A Sage Perceives the Three Existences of Life
In this Gosho, Nichiren Daishonin defines a sage as one who fully understands the past, present and future. Perception into the three existences of life is a distinctive characteristic of the Buddha; the term "sage," as used in this writing, thus indicates "Buddha." A Buddha's prophecy is not based on intuition, occult power or clairvoyance, but on the strict law of causality which governs life throughout eternity. It is because of his understanding of causality that a Buddha can look at the present and know both the past and future.
Nichiren Daishonin first remonstrated with the government in 1260 by submitting the "Rissho Ankoku Ron "(On Securing the Peace of the Land through the Propagation of True Buddhism). In this treatise he issued a warning to the ruler that the country would be plagued by rebellion at home and foreign invasion unless it ceased its support of erroneous religions. In 1272 a rebellion took place, throwing the nation into confusion. The Hojo clan was rocked by internal intrigue. Hojo Tokisuke, an elder half brother of the regent Hojo Tokimune, conspired to seize power, but his plot was discovered. Two of his accomplices were put to death on February i i, and three days later, Hojo Tokisuke was beheaded. The rebellion had been stopped before it had a chance to get started, but even the prospect of rebellion caused dire fears throughout the country. Then in October 1274, Mongol forces swept across the islands of Tsushima and Iki located between the western part of Japan and the Korean Peninsula, and attacked Kyushu, the southernmost part of Japan. In 1281, they attacked Kyushu for the second time. This foreign invasion contributed heavily to the social disruption.
Nichiren Daishonin wrote this short but significant letter in 1275. He had already remonstrated with the shogunate government three times, but to no avail. In 1274 he had been pardoned from exile on Sado Island and returned to Kamakura. just as he predicted, however, the country itself was plagued internally by rebellion and externally by the formidable Mongol hordes.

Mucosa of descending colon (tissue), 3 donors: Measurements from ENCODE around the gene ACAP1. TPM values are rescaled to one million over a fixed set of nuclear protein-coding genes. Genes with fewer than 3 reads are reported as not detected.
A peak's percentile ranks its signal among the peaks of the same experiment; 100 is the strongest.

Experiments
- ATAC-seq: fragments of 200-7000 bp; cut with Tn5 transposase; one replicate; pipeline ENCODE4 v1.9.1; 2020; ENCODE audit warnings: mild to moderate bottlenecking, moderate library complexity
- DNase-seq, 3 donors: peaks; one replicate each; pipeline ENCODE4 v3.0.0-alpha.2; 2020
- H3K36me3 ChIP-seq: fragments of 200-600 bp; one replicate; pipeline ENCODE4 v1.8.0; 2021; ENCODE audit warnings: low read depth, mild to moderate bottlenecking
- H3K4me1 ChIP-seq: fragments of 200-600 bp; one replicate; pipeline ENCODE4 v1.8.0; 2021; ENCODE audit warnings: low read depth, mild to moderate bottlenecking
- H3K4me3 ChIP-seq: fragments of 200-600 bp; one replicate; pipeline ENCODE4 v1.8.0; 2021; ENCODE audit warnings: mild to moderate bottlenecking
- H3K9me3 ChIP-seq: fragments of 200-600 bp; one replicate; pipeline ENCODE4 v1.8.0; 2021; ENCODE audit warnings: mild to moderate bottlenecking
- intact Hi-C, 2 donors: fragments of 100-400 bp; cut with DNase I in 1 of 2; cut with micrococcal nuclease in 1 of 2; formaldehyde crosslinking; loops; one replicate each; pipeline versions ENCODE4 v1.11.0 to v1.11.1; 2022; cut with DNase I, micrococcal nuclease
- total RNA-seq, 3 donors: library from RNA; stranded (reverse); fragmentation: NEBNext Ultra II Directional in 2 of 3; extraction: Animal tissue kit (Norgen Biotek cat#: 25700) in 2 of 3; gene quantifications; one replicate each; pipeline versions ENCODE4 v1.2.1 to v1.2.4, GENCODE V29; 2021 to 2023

Toki Jonin (Toki Goro Tanetsugu), the recipient of this letter, was an official serving the Kamakura shogunate on the military tribunal and one of the Daishonin's staunch followers. He lived in Shimosa, to the northeast of Kamakura. He became a priest but lived at home. Such priests were called nyrida. Toki took the priest's name, Jonin, and was later given another name, Nichijo, by the Daishonin. He received dozens of writings, many of which involve significant revelations, including "The True Object of Worship." Accurate data is scarce and posthumous biographies are contradictory, though it would appear from the few accurate sources now available that he was born in 1216 and died in 1299. He is believed to have converted to the Daishonin's teachings around 1253.
Defining a sage as one who knows past, present and future, Nichiren Daishonin compares the stature of wise men and Buddhas appearing in both non-Buddhist books and Buddhist sutras and arrives at the conclusion that the Buddha revealed in the essential teaching of the Lotus Sutra is the foremost sage. In the Latter Day of the Law, Nichiren Daishonin declared himself to be the foremost sage in the entire world on the basis of his own accurate prediction. Gauging himself against the standards in the sutras, he drew this conclusion. He concluded that enmity toward him caused the protective gods to enjoin a neighboring country to attack Japan and that the workings of these gods should be attributed to the supreme power of the Mystic Law.
Designed by Will Kallander